Whilst looking through some of our collection of original Paterson letters and early book editions, comment was made that even though some were much older than others, age didn’t seem to be the instigator for intensive foxing. (The term used for the obvious rusting spots that appears on book pages and documents.) We sought an answer and were surprised to find the following explanation and results.

Most paper of the modern era is made from wood pulp which ages and finally breaks down. This is unlike the quality hemp paper of yesteryear which was made of pulped hemp plant that the market moved against in favor of wood pulp paper due to a huge campaign by giant American chemical companies who have cornered a worldwide market of chemicals involved in the growing, production and pulping of timber for paper.

Hemp makes stronger paper which lasts centuries longer; it doesn’t yellow or crack or otherwise deteriorate like tree paper does now. Hemp stalks take only 4 months to mature whereas trees take at least 20 years and hemp doesn’t need the chemical based bleaching. The photo shows a letter by Banjo Paterson’s father Andrew Paterson written on hemp made paper in 1854 - over 160 years ago, still in good order and no foxing marks to be seen. These letters and many other wonderful exhibits are always on show at the Banjo Paterson…. more than a Poet Exhibition, Yeoval NSW.


Whilst in the Banjo Paterson…more than a Poet Museum pick up a guide to the Banjo Paterson Bush Park sculptures - all of which are in the park across the road. There are 10 in all, ranging from the Banjo Hat to a Holden Ute.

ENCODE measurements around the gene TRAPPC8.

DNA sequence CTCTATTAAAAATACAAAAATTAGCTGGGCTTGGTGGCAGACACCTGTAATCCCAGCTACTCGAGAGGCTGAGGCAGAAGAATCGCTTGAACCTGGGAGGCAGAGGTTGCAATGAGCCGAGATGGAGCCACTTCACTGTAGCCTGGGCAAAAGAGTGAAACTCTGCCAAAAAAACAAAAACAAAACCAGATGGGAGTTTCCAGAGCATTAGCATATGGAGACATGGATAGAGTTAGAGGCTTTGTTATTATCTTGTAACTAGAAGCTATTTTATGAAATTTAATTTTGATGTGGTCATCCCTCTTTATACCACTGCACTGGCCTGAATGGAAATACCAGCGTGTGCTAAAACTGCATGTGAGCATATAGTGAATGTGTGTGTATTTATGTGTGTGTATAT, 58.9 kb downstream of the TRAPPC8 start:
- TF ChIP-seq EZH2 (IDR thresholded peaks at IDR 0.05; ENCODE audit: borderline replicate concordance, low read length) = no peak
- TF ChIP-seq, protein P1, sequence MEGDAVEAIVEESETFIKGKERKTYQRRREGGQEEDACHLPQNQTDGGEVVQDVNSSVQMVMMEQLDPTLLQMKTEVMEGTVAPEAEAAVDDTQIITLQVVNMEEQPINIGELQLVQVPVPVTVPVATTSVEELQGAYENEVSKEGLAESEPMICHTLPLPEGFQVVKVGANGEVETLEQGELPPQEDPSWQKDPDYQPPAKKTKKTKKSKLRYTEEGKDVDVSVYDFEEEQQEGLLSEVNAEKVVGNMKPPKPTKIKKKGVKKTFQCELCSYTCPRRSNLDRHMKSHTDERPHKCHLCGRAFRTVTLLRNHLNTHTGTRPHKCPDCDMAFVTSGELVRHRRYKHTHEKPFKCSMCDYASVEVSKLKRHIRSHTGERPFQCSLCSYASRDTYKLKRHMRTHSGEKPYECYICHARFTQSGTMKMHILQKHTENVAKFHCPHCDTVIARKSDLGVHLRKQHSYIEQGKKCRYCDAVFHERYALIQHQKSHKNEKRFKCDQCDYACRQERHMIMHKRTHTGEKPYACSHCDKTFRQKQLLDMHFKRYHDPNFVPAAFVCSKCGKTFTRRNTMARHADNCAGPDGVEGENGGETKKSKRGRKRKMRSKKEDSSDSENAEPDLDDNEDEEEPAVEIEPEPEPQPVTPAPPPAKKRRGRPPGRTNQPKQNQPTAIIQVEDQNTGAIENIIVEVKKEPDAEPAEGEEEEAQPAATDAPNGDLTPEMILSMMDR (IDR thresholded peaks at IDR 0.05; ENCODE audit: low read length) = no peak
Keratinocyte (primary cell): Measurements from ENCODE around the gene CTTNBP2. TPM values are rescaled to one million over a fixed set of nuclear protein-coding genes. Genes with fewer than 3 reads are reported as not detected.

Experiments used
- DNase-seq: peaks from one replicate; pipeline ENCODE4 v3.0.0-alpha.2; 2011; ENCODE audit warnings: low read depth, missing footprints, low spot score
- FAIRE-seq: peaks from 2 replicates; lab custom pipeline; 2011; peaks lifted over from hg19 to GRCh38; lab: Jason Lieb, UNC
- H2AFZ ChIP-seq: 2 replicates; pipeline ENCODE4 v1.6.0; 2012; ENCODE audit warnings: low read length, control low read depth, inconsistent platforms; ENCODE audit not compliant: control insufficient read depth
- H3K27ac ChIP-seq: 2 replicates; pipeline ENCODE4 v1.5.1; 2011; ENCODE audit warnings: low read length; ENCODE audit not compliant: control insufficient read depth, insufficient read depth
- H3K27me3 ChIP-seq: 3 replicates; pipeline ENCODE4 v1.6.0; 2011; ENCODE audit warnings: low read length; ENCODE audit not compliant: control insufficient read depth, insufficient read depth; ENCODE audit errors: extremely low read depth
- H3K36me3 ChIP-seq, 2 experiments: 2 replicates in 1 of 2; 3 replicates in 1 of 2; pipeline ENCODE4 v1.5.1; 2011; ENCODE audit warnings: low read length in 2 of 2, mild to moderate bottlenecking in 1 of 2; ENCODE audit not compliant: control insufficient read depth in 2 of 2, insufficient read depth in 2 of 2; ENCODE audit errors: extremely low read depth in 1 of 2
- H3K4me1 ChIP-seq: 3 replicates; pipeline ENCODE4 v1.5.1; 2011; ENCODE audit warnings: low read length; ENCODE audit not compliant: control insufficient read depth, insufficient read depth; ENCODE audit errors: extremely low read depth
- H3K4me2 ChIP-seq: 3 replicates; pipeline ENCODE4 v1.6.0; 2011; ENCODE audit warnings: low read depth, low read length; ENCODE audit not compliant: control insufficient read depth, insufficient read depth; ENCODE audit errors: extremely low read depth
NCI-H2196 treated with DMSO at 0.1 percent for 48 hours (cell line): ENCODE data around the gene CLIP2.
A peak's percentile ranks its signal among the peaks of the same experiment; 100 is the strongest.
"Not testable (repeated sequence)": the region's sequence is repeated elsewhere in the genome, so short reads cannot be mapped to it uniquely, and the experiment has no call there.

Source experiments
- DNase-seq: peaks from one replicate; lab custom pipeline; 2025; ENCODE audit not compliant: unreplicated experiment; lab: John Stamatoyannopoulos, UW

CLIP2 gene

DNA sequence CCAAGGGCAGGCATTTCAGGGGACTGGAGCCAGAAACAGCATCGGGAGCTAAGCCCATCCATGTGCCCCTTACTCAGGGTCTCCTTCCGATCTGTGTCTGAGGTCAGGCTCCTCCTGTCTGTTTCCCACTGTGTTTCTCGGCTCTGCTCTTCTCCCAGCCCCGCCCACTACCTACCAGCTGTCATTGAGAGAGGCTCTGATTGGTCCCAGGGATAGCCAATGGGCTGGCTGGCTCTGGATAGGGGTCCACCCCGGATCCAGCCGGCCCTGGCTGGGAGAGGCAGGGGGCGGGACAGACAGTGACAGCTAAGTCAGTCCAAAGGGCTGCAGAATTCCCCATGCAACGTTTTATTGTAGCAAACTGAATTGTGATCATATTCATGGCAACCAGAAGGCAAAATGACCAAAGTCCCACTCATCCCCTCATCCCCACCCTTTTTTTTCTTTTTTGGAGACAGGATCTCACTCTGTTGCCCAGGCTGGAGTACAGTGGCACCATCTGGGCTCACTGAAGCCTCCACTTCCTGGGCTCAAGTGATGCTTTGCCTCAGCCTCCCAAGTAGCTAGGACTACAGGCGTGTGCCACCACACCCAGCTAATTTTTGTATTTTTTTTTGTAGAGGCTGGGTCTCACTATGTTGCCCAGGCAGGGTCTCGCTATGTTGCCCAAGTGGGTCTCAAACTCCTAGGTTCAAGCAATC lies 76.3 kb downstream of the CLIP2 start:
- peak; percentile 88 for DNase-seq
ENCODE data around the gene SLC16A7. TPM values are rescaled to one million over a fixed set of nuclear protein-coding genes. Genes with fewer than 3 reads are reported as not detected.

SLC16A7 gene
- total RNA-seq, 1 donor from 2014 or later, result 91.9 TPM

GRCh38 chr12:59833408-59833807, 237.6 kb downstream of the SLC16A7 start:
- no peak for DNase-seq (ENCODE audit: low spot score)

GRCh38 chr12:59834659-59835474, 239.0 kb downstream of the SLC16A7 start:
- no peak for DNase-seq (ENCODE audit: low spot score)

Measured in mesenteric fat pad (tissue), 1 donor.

The centerpiece of the sculptures is the 6 metre tall bronze sculpture of the head of the great English sculptor Henry Moore. It’s the largest bronze sculpture in Australia and weighs 6 tonnes. It was cast in Tai...wan and brought to Australia by its creator Drago Marin Cherina. Croatian born, he came to Australia at the invitation of the Whitlam Government to create sculptures for the National Capital. A student of Henry Moore, Drago Marin Cherina described his Master as larger than life and to support this statement he cut the sculpture into 5 pieces and rejoined together in an expanded form emphasizing “larger than life”. Valued at $1m it, was donated to the Banjo Paterson Bush Park by racing Patriarch Mr. Bill Waterhouse.

Now the centre of attention in the park, it’s well worthwhile taking the short walk and if you have the time Google Drago Marin Cherina and all his works. Plan to have a light lunch or a delightful Devonshire Tea before or after your walk.

When visiting the Banjo Paterson…more than a Poet Museum it’s a must to cross the road to the Banjo Paterson Bush Park and the Giant Banjo Paterson Hat opposite. Donated to the Yeoval community by past Orange Deputy Mayor Mr. Chris Gryllis, it is lifted up on pole supports with a picnic table beneath where you can sit and have your photo taken with ANDY the swagman who sits there every day awaiting visitors for photos.

ANDY was created by the Borenore Men’s Shed and donated to Yeoval for photo shoots. He took his name from the traditional Banjo Paterson song Waltzing Matilda. “Ändy sang as he watched, Andy waited till his billy boiled”. He now sits in a comfortable wheelchair - making moving him across the road and back of an evening very easy.